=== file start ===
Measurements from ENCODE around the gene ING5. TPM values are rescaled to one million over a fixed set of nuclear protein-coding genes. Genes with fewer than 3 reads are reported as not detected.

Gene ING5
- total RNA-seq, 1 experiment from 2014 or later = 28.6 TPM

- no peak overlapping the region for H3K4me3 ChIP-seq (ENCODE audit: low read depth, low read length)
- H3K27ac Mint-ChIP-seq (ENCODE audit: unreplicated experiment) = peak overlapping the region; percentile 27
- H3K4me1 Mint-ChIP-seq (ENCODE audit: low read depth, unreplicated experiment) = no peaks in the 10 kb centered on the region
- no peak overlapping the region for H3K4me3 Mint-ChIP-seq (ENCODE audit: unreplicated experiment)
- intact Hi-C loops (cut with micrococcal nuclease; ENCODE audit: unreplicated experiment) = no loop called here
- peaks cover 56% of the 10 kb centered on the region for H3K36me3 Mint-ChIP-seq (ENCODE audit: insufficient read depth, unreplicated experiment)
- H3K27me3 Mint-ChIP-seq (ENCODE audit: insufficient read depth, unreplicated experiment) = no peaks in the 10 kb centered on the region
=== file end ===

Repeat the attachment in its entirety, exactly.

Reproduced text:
Measurements from ENCODE around the gene ING5. TPM values are rescaled to one million over a fixed set of nuclear protein-coding genes. Genes with fewer than 3 reads are reported as not detected.

Gene ING5
- total RNA-seq, 1 experiment from 2014 or later = 28.6 TPM

- no peak overlapping the region for H3K4me3 ChIP-seq (ENCODE audit: low read depth, low read length)
- H3K27ac Mint-ChIP-seq (ENCODE audit: unreplicated experiment) = peak overlapping the region; percentile 27
- H3K4me1 Mint-ChIP-seq (ENCODE audit: low read depth, unreplicated experiment) = no peaks in the 10 kb centered on the region
- no peak overlapping the region for H3K4me3 Mint-ChIP-seq (ENCODE audit: unreplicated experiment)
- intact Hi-C loops (cut with micrococcal nuclease; ENCODE audit: unreplicated experiment) = no loop called here
- peaks cover 56% of the 10 kb centered on the region for H3K36me3 Mint-ChIP-seq (ENCODE audit: insufficient read depth, unreplicated experiment)
- H3K27me3 Mint-ChIP-seq (ENCODE audit: insufficient read depth, unreplicated experiment) = no peaks in the 10 kb centered on the region